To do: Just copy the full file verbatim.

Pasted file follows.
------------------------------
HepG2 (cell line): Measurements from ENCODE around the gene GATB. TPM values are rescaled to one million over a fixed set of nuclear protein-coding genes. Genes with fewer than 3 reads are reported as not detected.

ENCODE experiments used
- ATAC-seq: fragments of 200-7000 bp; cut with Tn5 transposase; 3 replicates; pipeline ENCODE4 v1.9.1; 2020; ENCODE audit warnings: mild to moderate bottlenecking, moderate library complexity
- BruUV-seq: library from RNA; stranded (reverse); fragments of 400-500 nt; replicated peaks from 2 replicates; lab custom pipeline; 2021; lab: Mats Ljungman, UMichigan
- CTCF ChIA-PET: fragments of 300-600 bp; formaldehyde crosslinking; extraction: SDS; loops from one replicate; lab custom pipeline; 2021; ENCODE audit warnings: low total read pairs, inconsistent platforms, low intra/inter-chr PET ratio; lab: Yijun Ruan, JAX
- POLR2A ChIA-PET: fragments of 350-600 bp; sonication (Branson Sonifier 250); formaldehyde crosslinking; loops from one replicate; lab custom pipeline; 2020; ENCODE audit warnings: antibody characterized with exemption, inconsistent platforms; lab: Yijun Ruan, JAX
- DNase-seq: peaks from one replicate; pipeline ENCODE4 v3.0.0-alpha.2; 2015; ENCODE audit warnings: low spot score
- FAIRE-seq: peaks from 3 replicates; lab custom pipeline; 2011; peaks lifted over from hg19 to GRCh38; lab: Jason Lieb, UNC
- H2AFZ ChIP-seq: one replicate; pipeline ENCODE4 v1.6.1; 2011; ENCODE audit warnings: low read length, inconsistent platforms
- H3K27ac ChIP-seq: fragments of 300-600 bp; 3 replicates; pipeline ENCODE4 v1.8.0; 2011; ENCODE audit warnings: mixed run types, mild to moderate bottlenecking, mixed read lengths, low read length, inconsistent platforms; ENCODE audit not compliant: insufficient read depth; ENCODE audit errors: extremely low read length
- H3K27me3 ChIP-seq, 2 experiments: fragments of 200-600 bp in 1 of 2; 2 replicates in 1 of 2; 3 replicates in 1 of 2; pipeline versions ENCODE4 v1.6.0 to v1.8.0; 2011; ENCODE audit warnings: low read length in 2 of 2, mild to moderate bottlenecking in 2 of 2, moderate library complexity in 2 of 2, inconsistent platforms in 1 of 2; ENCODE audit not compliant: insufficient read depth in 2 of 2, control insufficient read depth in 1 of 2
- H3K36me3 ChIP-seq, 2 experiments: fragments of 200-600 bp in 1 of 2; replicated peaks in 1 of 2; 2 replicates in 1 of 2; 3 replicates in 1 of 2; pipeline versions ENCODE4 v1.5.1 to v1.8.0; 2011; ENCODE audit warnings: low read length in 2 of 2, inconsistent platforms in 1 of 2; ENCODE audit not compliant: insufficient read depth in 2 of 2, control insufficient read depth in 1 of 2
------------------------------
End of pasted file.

HepG2 (cell line): Measurements from ENCODE around the gene GATB. TPM values are rescaled to one million over a fixed set of nuclear protein-coding genes. Genes with fewer than 3 reads are reported as not detected.

ENCODE experiments used
- ATAC-seq: fragments of 200-7000 bp; cut with Tn5 transposase; 3 replicates; pipeline ENCODE4 v1.9.1; 2020; ENCODE audit warnings: mild to moderate bottlenecking, moderate library complexity
- BruUV-seq: library from RNA; stranded (reverse); fragments of 400-500 nt; replicated peaks from 2 replicates; lab custom pipeline; 2021; lab: Mats Ljungman, UMichigan
- CTCF ChIA-PET: fragments of 300-600 bp; formaldehyde crosslinking; extraction: SDS; loops from one replicate; lab custom pipeline; 2021; ENCODE audit warnings: low total read pairs, inconsistent platforms, low intra/inter-chr PET ratio; lab: Yijun Ruan, JAX
- POLR2A ChIA-PET: fragments of 350-600 bp; sonication (Branson Sonifier 250); formaldehyde crosslinking; loops from one replicate; lab custom pipeline; 2020; ENCODE audit warnings: antibody characterized with exemption, inconsistent platforms; lab: Yijun Ruan, JAX
- DNase-seq: peaks from one replicate; pipeline ENCODE4 v3.0.0-alpha.2; 2015; ENCODE audit warnings: low spot score
- FAIRE-seq: peaks from 3 replicates; lab custom pipeline; 2011; peaks lifted over from hg19 to GRCh38; lab: Jason Lieb, UNC
- H2AFZ ChIP-seq: one replicate; pipeline ENCODE4 v1.6.1; 2011; ENCODE audit warnings: low read length, inconsistent platforms
- H3K27ac ChIP-seq: fragments of 300-600 bp; 3 replicates; pipeline ENCODE4 v1.8.0; 2011; ENCODE audit warnings: mixed run types, mild to moderate bottlenecking, mixed read lengths, low read length, inconsistent platforms; ENCODE audit not compliant: insufficient read depth; ENCODE audit errors: extremely low read length
- H3K27me3 ChIP-seq, 2 experiments: fragments of 200-600 bp in 1 of 2; 2 replicates in 1 of 2; 3 replicates in 1 of 2; pipeline versions ENCODE4 v1.6.0 to v1.8.0; 2011; ENCODE audit warnings: low read length in 2 of 2, mild to moderate bottlenecking in 2 of 2, moderate library complexity in 2 of 2, inconsistent platforms in 1 of 2; ENCODE audit not compliant: insufficient read depth in 2 of 2, control insufficient read depth in 1 of 2
- H3K36me3 ChIP-seq, 2 experiments: fragments of 200-600 bp in 1 of 2; replicated peaks in 1 of 2; 2 replicates in 1 of 2; 3 replicates in 1 of 2; pipeline versions ENCODE4 v1.5.1 to v1.8.0; 2011; ENCODE audit warnings: low read length in 2 of 2, inconsistent platforms in 1 of 2; ENCODE audit not compliant: insufficient read depth in 2 of 2, control insufficient read depth in 1 of 2